Monday, September 29, 2014

Standing Room only Crowd at September Program 2014




WABASH RIVER PEARLS
Standing Room Only
Lawrence County Historical Society enjoyed the presence of over 60 guests who attended the presentation on Monday evening Sept. 22.  The society sponsored Anne Marie Marx owner and operator of Jewel Craft Jewelry store Main Street, Vincennes for the program at the museum. 

Ms. Marx told the standing room only crowd that she came to Vincennes in 1979, has been in business for 34 years, coming from a past life of farming and construction business.  Anne wore on her right hand a beautiful product of her knowledge and skills—a priceless and beautiful Rosebud Wabash River Pearl ring in its unique gold setting crafted by Anne Marx several years ago.

She told the history of the mussel business along the Wabash River, of the button factories at St. Francisville, IL and Vincennes, IN, with a display of the large muscle shells (as big as your hand)  similar to those used to make the pearl buttons in those factories.  She spoke of the “Great Indiana Pearl Rush” and of her own visits to “Pearl City” a number of times.

The Wabash Pearls are natural, valuable and restricted.  Most harvesters were individuals who loved the water, boating, and the challenge of hunting muscles.  They lived along the river in their small well-kept camp homes.  Ms. Marx shared a story of one visit to Pearl City on a date with a Vincennes policeman; the Pearl City resident was extra friendly and offered her and her date a drink or a sandwich.  She asked her date why he was so friendly, and he replied, “I arrested him once”.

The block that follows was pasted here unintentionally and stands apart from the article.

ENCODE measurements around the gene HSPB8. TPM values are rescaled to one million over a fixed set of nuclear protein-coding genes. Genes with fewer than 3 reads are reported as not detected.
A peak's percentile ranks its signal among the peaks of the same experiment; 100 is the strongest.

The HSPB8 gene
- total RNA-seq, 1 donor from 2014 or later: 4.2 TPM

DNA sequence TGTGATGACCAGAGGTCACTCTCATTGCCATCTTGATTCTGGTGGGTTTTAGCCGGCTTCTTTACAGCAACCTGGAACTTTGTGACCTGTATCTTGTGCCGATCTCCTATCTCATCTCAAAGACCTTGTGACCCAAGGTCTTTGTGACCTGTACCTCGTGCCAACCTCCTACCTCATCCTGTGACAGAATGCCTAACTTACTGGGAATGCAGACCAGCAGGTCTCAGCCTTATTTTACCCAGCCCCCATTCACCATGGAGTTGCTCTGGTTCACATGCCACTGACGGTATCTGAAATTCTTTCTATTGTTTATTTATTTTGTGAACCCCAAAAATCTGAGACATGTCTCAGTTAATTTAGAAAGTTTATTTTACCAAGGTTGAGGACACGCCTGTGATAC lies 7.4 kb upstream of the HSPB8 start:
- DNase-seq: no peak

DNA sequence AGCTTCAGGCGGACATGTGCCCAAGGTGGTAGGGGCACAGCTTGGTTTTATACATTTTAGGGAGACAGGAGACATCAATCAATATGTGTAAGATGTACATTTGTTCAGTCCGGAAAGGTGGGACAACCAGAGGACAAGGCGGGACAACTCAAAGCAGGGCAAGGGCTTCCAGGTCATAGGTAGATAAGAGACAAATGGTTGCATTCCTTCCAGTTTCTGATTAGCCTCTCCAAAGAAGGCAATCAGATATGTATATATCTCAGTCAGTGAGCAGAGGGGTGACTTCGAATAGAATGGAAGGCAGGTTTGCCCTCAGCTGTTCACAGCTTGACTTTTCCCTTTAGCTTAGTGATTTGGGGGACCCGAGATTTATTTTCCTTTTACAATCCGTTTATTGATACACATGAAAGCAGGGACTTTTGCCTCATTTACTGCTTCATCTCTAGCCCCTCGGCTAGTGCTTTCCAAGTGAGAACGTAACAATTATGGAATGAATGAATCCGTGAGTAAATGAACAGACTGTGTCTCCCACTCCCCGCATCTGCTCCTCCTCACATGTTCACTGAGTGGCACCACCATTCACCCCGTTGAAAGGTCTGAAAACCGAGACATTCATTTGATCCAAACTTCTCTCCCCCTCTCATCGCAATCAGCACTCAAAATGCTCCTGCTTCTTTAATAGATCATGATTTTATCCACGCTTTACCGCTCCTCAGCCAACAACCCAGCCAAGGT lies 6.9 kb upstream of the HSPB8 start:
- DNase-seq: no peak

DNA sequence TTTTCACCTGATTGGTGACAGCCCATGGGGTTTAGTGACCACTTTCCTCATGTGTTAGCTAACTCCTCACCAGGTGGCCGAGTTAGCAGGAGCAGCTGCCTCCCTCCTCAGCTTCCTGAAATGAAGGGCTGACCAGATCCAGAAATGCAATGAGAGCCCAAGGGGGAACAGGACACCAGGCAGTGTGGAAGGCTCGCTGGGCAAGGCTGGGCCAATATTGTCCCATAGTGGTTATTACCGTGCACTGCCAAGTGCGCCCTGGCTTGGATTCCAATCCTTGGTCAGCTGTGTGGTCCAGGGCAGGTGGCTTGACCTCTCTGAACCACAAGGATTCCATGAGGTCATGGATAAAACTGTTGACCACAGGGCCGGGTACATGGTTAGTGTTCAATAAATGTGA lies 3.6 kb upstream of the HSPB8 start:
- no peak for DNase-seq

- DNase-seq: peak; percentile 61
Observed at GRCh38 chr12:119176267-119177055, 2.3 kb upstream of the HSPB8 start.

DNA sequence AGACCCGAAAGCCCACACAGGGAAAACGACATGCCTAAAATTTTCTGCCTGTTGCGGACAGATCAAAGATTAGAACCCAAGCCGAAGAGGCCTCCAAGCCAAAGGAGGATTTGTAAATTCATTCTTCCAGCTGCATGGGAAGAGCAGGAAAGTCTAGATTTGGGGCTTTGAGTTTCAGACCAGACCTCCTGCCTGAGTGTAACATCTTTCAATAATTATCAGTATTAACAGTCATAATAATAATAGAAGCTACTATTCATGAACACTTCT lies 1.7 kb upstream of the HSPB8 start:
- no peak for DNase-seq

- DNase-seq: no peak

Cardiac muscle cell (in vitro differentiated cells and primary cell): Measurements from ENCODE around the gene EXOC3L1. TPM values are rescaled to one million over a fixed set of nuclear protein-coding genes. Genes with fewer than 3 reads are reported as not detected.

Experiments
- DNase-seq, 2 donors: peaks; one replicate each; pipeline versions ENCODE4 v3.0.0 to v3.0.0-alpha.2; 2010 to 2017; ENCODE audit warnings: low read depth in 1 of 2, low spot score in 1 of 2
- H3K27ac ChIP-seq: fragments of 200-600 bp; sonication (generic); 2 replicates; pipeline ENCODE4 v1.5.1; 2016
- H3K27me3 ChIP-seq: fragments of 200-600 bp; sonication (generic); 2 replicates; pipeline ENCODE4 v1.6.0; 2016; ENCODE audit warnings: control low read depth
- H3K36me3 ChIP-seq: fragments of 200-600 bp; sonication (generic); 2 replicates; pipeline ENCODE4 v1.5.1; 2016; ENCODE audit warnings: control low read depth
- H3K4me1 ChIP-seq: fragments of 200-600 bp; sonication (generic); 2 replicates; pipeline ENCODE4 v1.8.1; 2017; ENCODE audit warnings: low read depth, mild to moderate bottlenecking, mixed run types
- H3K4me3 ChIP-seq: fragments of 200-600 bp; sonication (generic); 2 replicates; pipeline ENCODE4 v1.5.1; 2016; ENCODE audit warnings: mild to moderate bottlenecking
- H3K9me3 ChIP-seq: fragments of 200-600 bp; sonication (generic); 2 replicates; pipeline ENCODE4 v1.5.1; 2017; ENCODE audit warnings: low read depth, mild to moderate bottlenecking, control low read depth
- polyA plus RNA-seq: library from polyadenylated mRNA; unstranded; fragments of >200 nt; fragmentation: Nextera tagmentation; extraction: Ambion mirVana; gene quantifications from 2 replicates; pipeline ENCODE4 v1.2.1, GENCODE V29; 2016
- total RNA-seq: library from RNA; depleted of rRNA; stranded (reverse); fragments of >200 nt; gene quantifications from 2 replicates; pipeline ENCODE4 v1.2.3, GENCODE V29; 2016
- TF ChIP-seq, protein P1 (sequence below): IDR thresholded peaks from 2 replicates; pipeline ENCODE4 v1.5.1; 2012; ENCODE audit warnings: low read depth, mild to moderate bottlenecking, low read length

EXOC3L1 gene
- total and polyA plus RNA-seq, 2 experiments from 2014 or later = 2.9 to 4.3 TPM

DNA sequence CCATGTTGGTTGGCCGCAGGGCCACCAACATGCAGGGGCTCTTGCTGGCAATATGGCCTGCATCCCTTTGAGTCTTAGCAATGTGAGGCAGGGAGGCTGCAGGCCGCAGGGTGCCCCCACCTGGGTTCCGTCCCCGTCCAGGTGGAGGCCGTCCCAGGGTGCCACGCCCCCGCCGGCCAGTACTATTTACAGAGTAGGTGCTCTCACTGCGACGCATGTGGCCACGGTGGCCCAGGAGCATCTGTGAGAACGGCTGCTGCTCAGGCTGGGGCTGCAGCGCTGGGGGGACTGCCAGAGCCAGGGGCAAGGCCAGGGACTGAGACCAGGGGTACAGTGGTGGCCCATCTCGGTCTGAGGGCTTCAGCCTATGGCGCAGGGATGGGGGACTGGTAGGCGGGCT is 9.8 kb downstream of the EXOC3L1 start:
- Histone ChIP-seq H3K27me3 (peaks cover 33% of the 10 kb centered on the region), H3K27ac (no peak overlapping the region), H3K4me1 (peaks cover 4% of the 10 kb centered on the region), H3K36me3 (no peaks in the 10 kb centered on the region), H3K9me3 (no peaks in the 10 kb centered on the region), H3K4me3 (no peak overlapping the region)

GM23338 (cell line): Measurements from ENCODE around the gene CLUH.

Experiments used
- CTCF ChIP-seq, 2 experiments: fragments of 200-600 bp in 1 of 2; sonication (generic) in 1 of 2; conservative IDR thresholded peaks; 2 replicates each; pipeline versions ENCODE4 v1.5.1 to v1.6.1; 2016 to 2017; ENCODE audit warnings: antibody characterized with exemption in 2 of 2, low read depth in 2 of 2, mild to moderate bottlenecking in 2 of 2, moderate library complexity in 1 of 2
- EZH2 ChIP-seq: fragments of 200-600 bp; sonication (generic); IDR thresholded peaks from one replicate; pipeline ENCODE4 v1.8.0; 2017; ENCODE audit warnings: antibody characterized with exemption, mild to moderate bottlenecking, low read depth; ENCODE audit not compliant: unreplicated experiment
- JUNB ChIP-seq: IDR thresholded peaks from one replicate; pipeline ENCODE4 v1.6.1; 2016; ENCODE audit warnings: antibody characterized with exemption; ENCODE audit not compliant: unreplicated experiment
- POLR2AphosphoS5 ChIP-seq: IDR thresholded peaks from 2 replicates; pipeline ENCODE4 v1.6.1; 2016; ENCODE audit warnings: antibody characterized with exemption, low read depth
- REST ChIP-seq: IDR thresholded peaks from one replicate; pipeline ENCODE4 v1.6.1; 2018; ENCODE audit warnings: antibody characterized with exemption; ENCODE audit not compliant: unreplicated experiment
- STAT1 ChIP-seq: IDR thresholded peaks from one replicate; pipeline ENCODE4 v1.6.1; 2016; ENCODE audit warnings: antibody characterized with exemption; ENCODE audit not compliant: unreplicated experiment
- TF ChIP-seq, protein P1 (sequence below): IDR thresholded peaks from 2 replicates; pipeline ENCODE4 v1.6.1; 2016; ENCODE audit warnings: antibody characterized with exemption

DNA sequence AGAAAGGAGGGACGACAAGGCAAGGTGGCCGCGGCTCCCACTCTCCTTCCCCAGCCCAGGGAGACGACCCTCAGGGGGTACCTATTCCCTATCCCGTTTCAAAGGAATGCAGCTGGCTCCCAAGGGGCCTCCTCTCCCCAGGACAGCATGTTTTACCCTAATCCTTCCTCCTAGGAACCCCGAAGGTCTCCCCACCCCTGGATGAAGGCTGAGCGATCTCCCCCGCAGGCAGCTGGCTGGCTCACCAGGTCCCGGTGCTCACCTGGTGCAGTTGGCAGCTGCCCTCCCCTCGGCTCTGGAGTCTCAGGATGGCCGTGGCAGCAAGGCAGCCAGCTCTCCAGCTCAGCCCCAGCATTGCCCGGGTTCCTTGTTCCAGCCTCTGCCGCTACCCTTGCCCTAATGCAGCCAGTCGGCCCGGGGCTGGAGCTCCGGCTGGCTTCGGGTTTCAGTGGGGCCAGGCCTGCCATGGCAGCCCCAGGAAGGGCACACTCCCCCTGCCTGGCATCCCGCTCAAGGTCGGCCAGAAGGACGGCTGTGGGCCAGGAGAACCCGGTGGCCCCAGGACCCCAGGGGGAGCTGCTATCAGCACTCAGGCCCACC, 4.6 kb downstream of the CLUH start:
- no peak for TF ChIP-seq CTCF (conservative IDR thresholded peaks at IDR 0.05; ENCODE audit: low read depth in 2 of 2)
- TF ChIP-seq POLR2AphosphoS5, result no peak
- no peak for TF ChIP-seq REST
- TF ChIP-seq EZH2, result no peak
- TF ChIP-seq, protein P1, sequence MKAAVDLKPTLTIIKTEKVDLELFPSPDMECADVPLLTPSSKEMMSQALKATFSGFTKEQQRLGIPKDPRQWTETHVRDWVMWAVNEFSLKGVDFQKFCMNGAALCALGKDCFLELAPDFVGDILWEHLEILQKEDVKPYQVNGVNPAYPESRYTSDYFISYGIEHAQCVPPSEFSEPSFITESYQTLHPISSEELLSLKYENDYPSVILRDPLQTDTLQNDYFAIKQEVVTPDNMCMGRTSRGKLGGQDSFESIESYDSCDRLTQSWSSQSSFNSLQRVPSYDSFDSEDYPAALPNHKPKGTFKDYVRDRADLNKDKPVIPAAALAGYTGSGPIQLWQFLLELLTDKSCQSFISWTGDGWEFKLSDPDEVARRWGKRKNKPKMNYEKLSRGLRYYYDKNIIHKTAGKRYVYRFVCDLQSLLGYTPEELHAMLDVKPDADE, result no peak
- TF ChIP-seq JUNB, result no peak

She told of field trips by students and a professor from Ball State University who visited each year.  At the end of her presentations, she always read a poem about “WABASH RIVER PEARL”, (which was included in her program this evening).  The last year that the students visited her; the students recited the poem, an impressive tearful experience for Ms. Marx.

In 1991 the DNR (Department of Natural Resources) issued a moratorium restricting the harvest of muscles.  Stiff fines are enforced if that law is disobeyed.  The agricultural use of chemicals has contributed to the decrease in Wabash River Pearls, which was only found in about 1 out of 3 muscle shells in the early 1900’s.

President Mike Neal closed the hour long program with a show of hands, “how many are attending a Historical Society Program for the first time?”  Many were first time guests. 


Membership is welcomed and encouraged by paying dues of $25 for an individual, or $35 for a family to Lawrence County Historical Society, PO Box 425, Lawrenceville, IL.  62439.  Volunteers to do special projects ( of your own choosing if you desire) are also wanted.  

This article was written by F. Price, and the photos were taken by S. Shearer.  Another photo by F. Price will appear on the website under events.